Walt Disney Pictures/Buena Vista Pictures
Codirected by John Musker and Ron Clements
Length: 90 min
Disney’s Aladdin is a very successful movie by Hollywood standards. Produced in 1992 for a comparatively paltry US$28 million, it has grossed US$504 million to date worldwide and was nominated for five Academy Awards, winning two. It was the first animated feature film for which a voice star, Robin Williams in this case, was featured prominently in the marketing campaign, a strategy that is commonplace today. Largely due to Robin’s manic improvisational performance and Eric Goldberg’s equally manic animation of the Genie, Aladdin is adored by many animators. There are two reasons I have chosen to include the movie in this book: (1) There are a few sequences that contain clear acting errors and (2) as good as the movie is, it could arguably have been even better if the creative team had explored further the possible surrogate father/son relationship between the Genie and Aladdin. Doing so would have expanded its appeal to adults while not compromising its appeal to kids.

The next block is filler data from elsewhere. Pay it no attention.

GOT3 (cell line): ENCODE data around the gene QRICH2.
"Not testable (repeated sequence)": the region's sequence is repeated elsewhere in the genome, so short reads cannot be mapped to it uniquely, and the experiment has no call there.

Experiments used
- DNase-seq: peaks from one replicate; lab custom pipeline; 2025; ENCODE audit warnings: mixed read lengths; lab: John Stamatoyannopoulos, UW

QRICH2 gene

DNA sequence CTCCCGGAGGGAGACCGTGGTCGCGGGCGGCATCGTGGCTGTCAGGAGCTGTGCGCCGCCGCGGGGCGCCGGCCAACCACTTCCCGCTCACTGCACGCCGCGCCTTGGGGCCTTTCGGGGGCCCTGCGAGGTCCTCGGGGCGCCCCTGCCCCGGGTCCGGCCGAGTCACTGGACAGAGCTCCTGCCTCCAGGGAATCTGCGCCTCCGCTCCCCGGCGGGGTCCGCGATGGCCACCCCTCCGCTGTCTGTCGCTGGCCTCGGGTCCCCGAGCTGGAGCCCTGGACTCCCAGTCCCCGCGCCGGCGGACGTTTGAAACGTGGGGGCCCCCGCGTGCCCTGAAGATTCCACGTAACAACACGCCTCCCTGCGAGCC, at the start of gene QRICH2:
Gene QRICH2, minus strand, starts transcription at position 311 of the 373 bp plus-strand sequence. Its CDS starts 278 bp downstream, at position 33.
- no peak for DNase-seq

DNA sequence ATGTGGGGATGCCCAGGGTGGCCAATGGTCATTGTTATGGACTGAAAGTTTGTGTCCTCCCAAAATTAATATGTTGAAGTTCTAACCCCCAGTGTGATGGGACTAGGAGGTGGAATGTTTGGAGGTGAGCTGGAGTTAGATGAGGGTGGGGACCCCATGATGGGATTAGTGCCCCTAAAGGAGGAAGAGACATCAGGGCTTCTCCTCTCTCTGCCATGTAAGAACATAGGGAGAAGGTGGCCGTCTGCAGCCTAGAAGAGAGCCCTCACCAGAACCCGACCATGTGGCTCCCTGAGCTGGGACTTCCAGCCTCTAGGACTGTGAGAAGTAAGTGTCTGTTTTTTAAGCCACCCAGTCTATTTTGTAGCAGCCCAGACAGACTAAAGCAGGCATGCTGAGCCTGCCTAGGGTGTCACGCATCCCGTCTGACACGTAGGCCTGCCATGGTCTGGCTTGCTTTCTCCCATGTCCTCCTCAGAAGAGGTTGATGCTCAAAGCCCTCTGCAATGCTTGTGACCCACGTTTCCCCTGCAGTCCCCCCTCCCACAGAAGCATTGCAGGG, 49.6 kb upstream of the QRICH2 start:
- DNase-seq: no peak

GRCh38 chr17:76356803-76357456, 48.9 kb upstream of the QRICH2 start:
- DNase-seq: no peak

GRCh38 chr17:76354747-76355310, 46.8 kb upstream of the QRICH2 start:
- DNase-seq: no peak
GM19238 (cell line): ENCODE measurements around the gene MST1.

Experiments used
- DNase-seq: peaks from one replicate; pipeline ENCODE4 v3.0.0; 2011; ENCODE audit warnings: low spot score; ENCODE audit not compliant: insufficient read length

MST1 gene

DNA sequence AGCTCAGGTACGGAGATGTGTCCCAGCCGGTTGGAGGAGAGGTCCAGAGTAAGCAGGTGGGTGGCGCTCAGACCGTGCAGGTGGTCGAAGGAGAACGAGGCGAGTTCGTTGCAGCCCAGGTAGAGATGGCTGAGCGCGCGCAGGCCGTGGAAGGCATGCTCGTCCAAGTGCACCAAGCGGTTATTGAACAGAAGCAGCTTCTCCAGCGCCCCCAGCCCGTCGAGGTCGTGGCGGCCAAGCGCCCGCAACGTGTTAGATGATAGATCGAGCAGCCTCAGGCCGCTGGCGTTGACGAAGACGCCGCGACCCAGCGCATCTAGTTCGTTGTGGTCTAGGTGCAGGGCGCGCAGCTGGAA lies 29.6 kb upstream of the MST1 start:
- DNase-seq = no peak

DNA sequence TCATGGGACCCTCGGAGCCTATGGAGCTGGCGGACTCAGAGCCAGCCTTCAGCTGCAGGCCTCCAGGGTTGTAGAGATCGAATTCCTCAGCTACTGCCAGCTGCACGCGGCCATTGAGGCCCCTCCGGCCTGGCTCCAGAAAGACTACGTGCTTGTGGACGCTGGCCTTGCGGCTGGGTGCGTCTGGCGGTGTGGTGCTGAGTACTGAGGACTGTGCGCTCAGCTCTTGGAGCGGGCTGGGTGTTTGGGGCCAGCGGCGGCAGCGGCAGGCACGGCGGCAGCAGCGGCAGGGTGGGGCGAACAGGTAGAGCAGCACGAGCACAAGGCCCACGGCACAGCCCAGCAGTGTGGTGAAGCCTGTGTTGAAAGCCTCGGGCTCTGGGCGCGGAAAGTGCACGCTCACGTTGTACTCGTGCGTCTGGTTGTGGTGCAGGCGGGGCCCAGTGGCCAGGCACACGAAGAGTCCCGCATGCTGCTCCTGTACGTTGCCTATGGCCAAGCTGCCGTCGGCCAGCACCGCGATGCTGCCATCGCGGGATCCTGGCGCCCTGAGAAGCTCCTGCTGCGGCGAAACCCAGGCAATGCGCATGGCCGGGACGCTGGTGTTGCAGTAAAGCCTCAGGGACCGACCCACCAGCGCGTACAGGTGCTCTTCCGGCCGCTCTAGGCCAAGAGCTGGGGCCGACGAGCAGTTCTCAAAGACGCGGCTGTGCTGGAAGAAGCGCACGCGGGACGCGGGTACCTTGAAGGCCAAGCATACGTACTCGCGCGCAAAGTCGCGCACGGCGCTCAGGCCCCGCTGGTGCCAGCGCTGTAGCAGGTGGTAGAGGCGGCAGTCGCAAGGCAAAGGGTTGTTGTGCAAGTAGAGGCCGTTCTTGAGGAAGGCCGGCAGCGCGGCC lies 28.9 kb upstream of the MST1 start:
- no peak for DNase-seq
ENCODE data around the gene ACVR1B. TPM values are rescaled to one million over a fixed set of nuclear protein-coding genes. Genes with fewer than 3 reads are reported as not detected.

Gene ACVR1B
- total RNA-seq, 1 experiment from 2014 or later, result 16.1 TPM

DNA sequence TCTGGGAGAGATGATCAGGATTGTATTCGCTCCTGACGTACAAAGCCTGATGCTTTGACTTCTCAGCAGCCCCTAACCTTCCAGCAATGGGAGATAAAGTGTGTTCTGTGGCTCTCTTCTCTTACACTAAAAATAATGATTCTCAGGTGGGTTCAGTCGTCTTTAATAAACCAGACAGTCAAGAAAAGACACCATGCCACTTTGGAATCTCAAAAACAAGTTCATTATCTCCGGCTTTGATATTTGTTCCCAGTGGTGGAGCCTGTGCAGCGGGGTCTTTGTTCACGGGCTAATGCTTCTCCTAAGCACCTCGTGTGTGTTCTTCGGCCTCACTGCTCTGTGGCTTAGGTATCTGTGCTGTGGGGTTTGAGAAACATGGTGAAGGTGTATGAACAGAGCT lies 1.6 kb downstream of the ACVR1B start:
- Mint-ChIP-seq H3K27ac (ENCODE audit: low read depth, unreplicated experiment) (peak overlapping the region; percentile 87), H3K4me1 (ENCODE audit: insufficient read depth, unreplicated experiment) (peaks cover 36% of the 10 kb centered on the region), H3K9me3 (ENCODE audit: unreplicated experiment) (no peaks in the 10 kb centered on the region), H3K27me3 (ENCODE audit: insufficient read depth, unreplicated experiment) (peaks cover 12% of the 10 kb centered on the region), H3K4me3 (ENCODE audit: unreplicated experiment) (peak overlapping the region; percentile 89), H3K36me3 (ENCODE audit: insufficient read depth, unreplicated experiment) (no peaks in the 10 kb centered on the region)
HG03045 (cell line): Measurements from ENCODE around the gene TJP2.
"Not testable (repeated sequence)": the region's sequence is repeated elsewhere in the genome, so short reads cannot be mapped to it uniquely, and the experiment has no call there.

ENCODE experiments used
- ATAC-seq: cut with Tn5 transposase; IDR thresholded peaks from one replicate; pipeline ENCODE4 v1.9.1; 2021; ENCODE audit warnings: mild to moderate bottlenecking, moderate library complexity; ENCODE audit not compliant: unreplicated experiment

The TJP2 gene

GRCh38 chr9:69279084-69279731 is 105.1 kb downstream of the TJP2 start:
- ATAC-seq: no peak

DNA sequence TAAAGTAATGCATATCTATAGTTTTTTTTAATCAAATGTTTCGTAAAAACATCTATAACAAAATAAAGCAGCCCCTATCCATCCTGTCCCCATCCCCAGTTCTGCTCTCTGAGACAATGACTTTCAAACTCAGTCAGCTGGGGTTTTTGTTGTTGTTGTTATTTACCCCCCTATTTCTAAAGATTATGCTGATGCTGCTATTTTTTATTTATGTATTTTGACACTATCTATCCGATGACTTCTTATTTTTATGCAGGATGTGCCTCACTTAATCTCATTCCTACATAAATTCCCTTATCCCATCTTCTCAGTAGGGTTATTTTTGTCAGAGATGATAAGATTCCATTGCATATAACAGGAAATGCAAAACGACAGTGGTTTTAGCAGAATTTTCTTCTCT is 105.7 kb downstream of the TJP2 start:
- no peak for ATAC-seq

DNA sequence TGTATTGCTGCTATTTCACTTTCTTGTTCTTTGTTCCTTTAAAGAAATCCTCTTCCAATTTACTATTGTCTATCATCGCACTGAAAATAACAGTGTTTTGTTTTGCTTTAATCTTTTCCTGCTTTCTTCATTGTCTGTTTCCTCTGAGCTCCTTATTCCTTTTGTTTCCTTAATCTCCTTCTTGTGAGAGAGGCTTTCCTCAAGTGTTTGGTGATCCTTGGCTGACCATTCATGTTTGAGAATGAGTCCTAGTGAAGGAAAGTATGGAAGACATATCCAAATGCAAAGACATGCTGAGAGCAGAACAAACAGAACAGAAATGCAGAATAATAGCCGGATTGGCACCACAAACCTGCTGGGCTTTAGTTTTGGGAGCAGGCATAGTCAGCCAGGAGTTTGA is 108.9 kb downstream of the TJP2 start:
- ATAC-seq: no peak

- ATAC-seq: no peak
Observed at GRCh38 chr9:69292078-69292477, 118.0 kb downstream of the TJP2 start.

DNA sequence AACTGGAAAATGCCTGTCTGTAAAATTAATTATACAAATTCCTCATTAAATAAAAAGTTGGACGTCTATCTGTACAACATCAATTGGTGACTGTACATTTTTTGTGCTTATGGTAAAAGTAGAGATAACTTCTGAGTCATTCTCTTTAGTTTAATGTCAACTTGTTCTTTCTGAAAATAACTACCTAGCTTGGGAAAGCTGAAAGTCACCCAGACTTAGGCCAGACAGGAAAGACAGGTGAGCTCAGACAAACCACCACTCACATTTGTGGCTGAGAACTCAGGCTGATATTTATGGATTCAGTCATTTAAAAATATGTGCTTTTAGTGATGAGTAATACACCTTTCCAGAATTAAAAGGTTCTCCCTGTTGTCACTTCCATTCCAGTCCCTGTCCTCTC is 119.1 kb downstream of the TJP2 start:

Before starting the following analysis, I suggest that you read “Relation-ships are the way characters feel about each other” on page 27 of this book. It is important to keep in mind that “relationship” has to do with the way that characters feel about each other and is not the same thing as the facts, or “given circumstances”, in the story. The Genie is a spirit that has been imprisoned in a lantern for thousands of years, and Aladdin is a homeless petty-thief “street rat” living hand-to-mouth in the fictional Arabian city of Agrabah. Those are the facts, the given circumstances for the characters; they tell us nothing at all about their relationship. In fact, at the beginning of the movie, they have no relationship at all because they
have never met. Once Aladdin frees the Genie from his lantern-prison, the Genie grants him three wishes. Again, these are only facts, information that is necessary if you want to understand the events of the narrative.